Thanks for joining me!
Nature itself is the best physician. — Hippocrates
With every season, comes a cycle of living and dying. This is especially true in the plant and natural world. Life regenerates itself in the spring, blooms in the summer, harvests in the fall and withers away in the winter. This all became ever apparent as I sat staring at the mound of dirt at the cemetery of my daughter Jannah’s grave. The fields of grass and the sounds of grasshoppers chirping reminded of the cycle of life. I felt strangely connected to the trees surrounding me and I could see them as truly living beings, as if almost for the first time. As I ventured out back into the real world, I noticed plants everywhere and felt this immense sense of connectedness. They were a bright reminder of life in the dark depths of gloom and despair that became my new reality for the months following. This was the beginning of my new kinship with plants and the natural world.
The trauma of the gruesome birth of my daughter is something that will haunt me for life. My own brush with death caused a shift in my inner landscape, bringing about a new view and appreciation for the living world. I compare this shift as something similar to a shamanic dismemberment journey, where the shamanic “adventurer” is torn apart limb by limb. The symbolic death leads to a a rebirth where the subject is reassembled, restored, and brought back to life, empowered and whole. In my case, I feel like this dismemberment was real. My uterus ruptured and cervix clamped on Jannah’s neck so the doctor pulled her out with her head detached! I recall being able to feel the doctor’s hands lifting up my bladder and squeezing clots of out my uterus while fishing for my daughters head, which was in my abdominal cavity. So dismembered, indeed I was. I chose to deliver my daughter naturally in hopes that I could hold her and see her “whole”. I didn’t want her torn out limb by limb during a D&E. I never got my wish, as she was decapitated regardless.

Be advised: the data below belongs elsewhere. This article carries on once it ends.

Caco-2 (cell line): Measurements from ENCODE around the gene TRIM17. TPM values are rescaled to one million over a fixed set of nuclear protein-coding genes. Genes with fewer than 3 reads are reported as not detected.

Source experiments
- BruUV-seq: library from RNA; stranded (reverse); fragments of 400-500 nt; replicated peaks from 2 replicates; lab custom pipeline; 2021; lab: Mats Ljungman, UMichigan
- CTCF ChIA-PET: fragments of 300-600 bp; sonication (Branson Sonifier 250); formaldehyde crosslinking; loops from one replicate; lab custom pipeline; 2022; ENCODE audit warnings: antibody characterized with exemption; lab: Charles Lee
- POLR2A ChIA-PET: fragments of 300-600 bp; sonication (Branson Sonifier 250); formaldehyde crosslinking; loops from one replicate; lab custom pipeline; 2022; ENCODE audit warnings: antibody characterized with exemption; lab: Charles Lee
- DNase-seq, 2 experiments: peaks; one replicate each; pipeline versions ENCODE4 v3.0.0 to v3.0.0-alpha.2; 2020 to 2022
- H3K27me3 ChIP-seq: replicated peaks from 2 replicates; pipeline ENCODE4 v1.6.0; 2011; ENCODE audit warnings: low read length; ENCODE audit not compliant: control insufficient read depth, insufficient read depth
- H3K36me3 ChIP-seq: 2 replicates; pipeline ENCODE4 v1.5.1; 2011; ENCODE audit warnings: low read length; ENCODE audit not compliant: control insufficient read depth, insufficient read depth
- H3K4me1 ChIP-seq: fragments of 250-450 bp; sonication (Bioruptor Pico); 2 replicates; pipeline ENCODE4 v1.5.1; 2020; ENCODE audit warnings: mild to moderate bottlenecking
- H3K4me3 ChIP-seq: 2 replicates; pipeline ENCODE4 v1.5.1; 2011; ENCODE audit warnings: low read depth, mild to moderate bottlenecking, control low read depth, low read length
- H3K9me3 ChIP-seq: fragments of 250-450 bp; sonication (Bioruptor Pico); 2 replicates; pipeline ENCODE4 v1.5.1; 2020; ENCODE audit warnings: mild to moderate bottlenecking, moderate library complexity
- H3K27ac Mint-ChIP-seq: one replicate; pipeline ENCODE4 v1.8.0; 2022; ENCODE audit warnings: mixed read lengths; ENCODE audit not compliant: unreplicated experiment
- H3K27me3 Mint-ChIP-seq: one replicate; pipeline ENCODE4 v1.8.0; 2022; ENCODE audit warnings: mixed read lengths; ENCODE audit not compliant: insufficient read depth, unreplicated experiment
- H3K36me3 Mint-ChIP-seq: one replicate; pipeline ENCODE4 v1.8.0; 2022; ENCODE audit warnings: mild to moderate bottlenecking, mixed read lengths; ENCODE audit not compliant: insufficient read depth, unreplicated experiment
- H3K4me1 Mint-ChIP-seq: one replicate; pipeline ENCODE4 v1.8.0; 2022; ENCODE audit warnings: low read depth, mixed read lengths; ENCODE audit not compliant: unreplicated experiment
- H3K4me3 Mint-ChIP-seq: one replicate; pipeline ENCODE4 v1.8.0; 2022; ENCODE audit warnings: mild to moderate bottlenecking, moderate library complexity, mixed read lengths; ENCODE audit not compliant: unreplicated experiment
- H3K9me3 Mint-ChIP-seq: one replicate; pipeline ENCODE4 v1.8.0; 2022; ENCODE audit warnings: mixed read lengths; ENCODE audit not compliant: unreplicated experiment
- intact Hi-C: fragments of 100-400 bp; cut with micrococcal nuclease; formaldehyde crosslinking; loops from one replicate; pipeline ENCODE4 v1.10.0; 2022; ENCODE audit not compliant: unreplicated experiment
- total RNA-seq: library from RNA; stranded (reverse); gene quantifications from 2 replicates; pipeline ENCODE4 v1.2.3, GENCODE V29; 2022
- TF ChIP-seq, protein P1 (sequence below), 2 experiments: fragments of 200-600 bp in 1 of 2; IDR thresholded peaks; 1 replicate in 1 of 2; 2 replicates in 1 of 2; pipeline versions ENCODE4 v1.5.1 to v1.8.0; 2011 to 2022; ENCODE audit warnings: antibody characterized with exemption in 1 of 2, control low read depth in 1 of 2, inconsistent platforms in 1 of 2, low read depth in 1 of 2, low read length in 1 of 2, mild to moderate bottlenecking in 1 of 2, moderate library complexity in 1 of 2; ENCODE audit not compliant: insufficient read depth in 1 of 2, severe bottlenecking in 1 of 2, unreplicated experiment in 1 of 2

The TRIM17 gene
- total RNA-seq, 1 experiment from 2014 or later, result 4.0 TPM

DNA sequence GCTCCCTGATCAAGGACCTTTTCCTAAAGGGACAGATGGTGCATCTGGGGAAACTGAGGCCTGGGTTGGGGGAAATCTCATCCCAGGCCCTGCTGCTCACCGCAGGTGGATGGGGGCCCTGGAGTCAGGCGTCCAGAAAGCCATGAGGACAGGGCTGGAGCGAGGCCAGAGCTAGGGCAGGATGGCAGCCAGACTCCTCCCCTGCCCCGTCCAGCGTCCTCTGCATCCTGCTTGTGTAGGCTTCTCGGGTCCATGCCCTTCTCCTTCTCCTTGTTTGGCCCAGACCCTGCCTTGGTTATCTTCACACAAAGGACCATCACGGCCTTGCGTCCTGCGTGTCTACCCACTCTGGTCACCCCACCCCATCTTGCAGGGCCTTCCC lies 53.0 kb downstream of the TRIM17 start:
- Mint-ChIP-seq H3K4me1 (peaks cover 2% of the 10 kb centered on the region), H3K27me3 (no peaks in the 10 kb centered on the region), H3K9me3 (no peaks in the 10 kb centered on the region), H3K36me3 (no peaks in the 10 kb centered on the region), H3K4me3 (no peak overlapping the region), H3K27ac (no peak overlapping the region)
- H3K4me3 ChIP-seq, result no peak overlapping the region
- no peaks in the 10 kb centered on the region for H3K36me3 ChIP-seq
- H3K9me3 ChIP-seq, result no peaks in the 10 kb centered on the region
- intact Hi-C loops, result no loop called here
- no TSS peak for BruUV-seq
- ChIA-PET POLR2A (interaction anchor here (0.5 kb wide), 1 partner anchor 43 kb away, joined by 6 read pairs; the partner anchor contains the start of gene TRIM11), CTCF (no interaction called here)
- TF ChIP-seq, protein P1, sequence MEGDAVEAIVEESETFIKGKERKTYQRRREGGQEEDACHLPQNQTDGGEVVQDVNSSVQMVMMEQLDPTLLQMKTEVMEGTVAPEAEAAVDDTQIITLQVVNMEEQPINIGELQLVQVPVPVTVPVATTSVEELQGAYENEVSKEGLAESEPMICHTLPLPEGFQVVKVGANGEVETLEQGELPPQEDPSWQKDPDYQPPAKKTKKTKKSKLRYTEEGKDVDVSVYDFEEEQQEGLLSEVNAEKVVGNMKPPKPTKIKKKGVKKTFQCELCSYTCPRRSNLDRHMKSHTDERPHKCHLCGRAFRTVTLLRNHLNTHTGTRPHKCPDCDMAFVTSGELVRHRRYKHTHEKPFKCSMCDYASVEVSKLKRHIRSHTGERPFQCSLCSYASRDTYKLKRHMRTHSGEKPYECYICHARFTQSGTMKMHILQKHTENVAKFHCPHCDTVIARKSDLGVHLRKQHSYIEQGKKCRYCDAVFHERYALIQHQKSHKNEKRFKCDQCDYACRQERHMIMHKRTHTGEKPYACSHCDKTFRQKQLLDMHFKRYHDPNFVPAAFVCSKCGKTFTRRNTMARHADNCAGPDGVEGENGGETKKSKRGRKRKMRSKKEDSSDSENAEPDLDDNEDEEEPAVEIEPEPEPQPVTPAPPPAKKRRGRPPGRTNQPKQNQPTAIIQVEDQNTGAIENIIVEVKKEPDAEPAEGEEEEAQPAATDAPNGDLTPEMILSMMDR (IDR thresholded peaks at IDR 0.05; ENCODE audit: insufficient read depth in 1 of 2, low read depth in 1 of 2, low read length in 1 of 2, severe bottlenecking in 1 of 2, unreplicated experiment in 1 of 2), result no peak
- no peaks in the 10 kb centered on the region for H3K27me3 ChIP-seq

The next few months were difficult physically, emotionally, and spiritually. The doctor who performed my surgery told me I should never get pregnant again. These words tormented me day and night, as I wanted nothing more than to be able to have a rainbow baby. I was now grieving for my womanhood, as well as the loss of my child. I went to see my regular OB doctor and she said I could try again but I had to wait 18 months and it will be a risk to my life as well as the baby’s. This at least gave me the slightest glimpse of hope; the glimmer of hope that held me together and in a sense reassembled me.
After some research I started to regain optimism and began my healing journey. I started doing anything and everything I could to heal my uterus and regain health. I was not willing to give up on my dream of having a complete family and decided that I will take the risk. The next 18 months became a time of immense research into the world of healing. My newfound connectedness to the plant world brought me to herbs and this is when my interest in herbal medicine skyrocketed. This healing journey has been what has restored and empowered me to become whole again after being torn apart. I was restructured in order to walk on another path and in a sense become a new person. I will never go back to the person I was, and just maybe that’s ok. It’s not about the dismemberment, it’s about the person you become afterwards. As an aspiring herbalist and healer, I hope you will come along with me on my exploration into the world of healing with plants, earth and stone.